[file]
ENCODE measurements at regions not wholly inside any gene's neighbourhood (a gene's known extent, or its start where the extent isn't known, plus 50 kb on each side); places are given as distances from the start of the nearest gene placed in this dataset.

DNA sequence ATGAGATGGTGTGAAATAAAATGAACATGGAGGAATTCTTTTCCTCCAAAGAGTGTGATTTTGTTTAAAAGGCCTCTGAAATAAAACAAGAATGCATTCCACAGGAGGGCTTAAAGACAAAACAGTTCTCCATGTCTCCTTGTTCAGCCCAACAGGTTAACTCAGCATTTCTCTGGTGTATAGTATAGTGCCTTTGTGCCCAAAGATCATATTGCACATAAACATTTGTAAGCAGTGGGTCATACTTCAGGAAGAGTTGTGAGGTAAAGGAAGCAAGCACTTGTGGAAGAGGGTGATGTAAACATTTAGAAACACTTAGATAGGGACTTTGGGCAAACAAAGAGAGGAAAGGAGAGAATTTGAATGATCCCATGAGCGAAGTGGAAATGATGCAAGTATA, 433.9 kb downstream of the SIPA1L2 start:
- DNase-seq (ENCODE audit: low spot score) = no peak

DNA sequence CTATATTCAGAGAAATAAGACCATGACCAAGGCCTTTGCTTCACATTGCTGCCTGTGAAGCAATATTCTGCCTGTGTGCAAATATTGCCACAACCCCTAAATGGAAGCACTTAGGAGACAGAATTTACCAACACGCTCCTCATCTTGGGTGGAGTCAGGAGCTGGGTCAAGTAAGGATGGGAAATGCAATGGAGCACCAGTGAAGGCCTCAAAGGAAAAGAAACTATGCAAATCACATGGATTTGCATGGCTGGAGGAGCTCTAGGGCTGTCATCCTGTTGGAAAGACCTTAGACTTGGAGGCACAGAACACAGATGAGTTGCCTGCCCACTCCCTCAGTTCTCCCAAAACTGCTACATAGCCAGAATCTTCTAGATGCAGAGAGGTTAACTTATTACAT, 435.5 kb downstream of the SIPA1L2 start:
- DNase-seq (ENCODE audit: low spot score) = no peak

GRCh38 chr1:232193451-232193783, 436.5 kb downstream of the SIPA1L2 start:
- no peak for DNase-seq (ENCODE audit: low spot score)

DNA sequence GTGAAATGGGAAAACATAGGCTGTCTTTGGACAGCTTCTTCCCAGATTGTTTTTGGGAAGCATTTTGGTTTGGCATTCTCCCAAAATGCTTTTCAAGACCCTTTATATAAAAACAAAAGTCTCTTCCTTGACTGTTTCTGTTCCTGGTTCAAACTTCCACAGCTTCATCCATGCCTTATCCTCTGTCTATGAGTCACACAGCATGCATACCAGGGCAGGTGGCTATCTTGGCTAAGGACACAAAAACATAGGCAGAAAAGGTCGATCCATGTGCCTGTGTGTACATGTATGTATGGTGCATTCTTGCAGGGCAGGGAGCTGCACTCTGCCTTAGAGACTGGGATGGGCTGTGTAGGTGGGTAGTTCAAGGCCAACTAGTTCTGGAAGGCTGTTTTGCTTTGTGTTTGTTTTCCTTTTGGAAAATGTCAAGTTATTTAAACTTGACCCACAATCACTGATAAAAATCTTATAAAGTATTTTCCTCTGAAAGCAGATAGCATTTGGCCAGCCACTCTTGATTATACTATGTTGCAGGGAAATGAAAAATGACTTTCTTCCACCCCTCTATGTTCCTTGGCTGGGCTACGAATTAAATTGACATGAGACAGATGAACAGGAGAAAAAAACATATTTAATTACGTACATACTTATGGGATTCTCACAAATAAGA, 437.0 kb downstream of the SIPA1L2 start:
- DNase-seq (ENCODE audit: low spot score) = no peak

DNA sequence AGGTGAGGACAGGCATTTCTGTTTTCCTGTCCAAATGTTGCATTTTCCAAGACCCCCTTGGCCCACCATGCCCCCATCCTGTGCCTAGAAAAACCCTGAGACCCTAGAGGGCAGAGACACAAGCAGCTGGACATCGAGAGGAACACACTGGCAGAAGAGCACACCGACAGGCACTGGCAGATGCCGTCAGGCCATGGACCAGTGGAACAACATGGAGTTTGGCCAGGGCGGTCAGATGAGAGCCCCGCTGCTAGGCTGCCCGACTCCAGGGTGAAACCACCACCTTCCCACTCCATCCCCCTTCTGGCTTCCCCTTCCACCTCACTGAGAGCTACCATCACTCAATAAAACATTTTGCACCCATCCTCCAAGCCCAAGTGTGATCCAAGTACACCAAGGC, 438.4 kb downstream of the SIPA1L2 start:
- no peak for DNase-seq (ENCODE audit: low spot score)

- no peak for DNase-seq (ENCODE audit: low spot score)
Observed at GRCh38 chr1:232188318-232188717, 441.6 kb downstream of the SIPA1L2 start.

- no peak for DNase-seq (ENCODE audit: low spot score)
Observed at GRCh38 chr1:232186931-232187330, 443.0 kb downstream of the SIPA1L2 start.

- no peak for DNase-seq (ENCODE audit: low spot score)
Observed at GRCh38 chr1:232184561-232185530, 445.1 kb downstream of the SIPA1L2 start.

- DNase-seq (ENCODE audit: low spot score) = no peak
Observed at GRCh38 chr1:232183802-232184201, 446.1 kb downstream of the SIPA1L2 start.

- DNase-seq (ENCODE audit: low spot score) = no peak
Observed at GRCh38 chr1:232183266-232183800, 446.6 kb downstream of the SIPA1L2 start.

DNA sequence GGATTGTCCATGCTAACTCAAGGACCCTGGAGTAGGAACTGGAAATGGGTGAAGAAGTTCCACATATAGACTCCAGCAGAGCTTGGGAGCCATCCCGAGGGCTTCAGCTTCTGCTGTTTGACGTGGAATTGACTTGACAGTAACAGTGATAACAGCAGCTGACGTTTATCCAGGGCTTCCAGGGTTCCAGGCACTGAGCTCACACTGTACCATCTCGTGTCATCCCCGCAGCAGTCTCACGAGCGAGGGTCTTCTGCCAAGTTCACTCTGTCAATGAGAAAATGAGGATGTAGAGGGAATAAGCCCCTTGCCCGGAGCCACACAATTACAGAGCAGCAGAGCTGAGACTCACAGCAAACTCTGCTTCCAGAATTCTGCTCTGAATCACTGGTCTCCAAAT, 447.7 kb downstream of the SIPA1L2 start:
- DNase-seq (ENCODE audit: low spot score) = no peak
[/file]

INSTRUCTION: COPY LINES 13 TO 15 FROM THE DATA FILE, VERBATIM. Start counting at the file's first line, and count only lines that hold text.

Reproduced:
Observed at GRCh38 chr1:232188318-232188717, 441.6 kb downstream of the SIPA1L2 start.

- no peak for DNase-seq (ENCODE audit: low spot score)
Observed at GRCh38 chr1:232186931-232187330, 443.0 kb downstream of the SIPA1L2 start.